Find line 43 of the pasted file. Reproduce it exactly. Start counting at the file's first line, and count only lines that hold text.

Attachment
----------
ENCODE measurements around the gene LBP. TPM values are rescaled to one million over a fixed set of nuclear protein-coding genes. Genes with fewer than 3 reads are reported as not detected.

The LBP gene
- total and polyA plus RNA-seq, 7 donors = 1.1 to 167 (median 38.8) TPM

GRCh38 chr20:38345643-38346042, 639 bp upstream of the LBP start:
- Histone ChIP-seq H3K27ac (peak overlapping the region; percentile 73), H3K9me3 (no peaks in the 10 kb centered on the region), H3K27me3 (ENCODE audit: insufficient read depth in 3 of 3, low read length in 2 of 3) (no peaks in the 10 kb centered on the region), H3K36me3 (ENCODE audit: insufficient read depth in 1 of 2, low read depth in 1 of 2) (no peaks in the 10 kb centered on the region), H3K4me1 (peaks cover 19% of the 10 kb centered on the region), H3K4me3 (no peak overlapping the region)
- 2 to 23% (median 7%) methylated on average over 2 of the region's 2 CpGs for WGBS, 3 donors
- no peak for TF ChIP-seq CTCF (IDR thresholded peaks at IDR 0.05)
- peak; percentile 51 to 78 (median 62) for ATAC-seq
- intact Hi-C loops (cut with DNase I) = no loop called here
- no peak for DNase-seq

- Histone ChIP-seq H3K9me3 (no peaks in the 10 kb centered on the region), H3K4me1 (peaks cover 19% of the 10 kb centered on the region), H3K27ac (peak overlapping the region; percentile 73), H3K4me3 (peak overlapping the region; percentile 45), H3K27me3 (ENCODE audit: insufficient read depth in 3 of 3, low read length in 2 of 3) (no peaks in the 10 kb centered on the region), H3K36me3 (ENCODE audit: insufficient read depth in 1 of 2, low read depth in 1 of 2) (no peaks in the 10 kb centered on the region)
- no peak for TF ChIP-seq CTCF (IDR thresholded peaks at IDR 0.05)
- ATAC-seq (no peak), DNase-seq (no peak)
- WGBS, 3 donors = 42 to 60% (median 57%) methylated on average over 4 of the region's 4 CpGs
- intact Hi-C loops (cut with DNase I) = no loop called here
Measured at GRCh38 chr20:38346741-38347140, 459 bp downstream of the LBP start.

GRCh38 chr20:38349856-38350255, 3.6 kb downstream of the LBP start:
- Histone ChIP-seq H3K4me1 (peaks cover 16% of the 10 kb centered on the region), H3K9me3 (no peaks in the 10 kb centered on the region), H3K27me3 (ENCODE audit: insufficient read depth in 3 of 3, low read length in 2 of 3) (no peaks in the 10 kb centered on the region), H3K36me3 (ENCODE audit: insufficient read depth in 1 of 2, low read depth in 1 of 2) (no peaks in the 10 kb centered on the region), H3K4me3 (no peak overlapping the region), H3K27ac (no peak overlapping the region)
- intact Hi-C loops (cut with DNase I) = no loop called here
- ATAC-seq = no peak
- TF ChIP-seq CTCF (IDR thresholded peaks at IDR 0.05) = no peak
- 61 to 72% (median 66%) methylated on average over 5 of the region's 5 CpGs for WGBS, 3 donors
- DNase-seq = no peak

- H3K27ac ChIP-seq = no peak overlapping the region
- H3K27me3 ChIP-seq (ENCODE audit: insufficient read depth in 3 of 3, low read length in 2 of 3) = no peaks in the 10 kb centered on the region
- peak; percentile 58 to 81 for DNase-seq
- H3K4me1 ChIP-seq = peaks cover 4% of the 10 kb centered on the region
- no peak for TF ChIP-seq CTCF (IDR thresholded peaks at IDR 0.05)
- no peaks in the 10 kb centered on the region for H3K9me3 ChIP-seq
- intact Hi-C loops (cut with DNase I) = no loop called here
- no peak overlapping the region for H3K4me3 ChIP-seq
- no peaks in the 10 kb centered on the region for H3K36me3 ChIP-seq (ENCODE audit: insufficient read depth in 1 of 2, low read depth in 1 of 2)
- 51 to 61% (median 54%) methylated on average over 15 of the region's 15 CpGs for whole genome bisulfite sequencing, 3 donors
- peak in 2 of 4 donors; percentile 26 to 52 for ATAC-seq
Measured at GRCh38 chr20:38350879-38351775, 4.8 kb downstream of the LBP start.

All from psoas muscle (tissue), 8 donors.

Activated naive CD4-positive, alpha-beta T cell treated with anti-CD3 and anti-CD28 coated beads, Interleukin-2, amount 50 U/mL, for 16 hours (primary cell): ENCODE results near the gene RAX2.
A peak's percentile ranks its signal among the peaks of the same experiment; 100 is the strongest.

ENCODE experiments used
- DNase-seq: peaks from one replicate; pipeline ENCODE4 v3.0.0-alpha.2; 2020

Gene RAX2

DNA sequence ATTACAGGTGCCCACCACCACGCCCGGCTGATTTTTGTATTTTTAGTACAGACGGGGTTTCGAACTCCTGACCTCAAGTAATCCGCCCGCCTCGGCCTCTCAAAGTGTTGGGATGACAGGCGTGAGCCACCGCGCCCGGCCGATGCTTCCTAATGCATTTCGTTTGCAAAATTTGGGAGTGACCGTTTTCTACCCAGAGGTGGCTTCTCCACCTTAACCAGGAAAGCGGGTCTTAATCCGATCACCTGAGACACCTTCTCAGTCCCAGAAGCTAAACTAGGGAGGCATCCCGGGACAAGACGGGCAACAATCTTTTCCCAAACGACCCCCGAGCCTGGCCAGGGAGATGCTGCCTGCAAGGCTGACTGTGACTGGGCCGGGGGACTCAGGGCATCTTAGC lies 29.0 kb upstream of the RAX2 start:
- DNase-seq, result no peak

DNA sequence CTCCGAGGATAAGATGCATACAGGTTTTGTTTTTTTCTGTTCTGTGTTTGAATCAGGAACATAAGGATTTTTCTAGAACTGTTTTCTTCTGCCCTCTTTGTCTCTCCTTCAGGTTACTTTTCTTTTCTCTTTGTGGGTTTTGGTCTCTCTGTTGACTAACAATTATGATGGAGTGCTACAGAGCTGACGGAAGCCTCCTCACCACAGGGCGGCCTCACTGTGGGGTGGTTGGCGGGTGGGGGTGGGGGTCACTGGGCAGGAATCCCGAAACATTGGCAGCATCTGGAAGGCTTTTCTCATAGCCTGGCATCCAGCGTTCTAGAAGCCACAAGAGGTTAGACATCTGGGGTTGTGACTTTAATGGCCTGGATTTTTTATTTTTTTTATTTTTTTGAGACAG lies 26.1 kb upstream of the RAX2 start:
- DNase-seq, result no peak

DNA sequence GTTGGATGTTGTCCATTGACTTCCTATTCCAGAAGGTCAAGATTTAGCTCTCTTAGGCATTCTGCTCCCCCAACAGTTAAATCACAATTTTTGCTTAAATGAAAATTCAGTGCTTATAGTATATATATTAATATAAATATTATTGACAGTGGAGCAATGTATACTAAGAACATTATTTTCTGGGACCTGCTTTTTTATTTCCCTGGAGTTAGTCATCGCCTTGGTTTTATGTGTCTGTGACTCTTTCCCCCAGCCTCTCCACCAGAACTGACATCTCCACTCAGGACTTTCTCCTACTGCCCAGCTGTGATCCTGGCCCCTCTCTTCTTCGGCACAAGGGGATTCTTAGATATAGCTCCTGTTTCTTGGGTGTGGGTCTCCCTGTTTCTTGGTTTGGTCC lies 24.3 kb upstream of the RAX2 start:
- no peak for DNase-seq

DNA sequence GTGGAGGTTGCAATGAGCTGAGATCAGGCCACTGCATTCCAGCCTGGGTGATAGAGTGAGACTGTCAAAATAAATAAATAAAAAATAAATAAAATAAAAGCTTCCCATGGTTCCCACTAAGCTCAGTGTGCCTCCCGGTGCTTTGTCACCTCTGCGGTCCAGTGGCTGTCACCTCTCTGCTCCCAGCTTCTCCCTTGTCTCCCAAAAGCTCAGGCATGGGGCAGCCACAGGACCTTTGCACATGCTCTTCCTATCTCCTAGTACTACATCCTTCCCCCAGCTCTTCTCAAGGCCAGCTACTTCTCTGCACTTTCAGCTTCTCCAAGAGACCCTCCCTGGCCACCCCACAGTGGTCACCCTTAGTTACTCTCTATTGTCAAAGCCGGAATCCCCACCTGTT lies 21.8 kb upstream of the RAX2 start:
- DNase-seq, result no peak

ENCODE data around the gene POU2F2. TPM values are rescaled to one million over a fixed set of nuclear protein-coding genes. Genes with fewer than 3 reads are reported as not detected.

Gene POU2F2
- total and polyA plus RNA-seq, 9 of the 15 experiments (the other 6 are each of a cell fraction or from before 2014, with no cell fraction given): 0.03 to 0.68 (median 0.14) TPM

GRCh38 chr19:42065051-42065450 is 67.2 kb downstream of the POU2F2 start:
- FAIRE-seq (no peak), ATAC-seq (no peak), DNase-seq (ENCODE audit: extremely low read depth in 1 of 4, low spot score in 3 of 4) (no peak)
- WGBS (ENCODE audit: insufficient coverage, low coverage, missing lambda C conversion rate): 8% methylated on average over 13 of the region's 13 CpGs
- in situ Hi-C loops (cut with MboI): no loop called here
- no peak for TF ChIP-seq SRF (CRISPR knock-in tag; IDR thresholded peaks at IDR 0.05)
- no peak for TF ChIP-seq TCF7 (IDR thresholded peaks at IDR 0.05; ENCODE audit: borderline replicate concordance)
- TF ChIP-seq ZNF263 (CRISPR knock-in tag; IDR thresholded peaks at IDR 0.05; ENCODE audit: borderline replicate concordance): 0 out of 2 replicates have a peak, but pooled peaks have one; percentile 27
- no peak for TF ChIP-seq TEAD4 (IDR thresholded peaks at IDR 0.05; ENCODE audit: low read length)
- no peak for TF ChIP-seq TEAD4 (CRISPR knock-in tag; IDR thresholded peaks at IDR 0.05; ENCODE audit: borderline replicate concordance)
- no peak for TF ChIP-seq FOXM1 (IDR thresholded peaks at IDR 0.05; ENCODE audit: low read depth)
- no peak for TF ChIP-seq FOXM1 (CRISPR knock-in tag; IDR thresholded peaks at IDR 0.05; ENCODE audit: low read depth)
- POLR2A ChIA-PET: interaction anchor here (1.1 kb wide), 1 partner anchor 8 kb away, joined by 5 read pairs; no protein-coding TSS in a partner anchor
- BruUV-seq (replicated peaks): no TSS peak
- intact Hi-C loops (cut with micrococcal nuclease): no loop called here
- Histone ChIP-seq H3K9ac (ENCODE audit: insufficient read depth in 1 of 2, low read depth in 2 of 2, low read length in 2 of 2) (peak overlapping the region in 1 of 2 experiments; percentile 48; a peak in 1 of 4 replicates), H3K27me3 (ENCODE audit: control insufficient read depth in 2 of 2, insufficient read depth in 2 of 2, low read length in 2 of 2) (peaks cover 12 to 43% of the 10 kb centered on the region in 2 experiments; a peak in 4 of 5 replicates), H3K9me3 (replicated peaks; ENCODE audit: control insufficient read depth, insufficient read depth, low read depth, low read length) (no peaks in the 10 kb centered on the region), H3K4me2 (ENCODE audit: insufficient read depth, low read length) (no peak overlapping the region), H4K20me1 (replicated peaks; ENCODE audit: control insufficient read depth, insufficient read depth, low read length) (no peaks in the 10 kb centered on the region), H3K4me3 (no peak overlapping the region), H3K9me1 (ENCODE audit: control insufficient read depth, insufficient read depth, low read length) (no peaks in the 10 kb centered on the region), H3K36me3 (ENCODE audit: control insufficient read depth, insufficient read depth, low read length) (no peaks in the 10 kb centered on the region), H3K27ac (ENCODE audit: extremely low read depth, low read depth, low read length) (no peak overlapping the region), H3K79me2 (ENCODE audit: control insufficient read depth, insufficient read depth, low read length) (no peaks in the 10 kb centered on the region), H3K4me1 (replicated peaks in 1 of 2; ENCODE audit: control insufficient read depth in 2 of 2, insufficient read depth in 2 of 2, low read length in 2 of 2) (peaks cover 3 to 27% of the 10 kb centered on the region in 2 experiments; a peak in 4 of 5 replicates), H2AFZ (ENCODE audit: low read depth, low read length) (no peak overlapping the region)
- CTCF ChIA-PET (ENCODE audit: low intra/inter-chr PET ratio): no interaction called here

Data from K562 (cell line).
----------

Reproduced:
- DNase-seq, result no peak